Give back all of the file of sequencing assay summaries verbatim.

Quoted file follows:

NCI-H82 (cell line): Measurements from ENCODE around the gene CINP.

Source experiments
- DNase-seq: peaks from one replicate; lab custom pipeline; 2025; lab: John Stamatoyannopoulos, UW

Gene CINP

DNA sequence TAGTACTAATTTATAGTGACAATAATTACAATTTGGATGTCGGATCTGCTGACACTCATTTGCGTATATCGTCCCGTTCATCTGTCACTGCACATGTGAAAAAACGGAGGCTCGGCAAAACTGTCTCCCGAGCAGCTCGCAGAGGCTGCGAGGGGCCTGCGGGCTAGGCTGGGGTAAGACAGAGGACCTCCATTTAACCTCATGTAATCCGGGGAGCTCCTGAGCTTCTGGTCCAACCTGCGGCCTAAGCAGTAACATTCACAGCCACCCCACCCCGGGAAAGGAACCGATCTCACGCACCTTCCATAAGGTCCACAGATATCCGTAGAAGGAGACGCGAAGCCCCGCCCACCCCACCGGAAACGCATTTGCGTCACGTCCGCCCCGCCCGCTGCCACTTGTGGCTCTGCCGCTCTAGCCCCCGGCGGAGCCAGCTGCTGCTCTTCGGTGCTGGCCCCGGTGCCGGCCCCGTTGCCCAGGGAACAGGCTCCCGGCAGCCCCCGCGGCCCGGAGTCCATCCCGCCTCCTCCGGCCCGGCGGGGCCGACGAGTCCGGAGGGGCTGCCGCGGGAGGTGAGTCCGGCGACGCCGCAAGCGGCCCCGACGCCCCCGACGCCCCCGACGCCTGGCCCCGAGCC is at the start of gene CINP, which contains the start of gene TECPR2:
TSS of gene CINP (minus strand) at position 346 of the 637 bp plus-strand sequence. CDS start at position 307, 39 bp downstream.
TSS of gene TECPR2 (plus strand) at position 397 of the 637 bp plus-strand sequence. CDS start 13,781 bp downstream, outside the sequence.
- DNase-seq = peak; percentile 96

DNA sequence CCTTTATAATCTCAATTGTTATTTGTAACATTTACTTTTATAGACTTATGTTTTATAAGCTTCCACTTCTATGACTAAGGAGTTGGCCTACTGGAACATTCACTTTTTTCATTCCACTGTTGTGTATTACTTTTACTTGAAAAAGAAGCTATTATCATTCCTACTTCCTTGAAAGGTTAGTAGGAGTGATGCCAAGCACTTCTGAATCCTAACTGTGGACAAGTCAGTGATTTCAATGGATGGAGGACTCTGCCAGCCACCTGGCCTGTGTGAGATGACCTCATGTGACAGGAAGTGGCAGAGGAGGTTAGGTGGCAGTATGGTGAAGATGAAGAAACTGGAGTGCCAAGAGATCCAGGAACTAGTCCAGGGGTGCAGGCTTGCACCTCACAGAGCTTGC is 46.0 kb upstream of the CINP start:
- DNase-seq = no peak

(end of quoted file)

NCI-H82 (cell line): Measurements from ENCODE around the gene CINP.

Source experiments
- DNase-seq: peaks from one replicate; lab custom pipeline; 2025; lab: John Stamatoyannopoulos, UW

Gene CINP

DNA sequence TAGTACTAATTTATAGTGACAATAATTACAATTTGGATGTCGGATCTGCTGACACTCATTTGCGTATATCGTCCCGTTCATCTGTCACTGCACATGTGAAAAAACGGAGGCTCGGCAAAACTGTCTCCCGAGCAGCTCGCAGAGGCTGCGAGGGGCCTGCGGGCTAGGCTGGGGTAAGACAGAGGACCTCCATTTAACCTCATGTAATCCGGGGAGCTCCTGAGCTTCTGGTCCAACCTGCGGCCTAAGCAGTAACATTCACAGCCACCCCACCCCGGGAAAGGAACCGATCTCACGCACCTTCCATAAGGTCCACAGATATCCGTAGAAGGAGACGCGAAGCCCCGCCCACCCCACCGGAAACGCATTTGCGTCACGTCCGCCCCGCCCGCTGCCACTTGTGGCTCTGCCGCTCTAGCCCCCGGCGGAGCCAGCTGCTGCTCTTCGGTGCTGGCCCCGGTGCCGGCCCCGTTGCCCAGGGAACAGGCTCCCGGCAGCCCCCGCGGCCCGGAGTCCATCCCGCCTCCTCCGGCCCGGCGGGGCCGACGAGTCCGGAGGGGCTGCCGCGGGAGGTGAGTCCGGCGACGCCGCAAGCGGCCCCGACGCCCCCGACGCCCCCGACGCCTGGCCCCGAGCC is at the start of gene CINP, which contains the start of gene TECPR2:
TSS of gene CINP (minus strand) at position 346 of the 637 bp plus-strand sequence. CDS start at position 307, 39 bp downstream.
TSS of gene TECPR2 (plus strand) at position 397 of the 637 bp plus-strand sequence. CDS start 13,781 bp downstream, outside the sequence.
- DNase-seq = peak; percentile 96

DNA sequence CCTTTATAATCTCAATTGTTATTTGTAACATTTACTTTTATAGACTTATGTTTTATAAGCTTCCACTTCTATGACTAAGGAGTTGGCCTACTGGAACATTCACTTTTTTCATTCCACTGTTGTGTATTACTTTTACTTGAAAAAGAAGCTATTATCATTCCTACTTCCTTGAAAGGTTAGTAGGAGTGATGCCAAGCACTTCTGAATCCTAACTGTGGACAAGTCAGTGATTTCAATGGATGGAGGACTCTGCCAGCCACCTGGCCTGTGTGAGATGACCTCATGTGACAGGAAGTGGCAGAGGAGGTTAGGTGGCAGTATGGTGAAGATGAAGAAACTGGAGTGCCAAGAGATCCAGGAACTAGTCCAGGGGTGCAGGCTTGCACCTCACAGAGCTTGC is 46.0 kb upstream of the CINP start:
- DNase-seq = no peak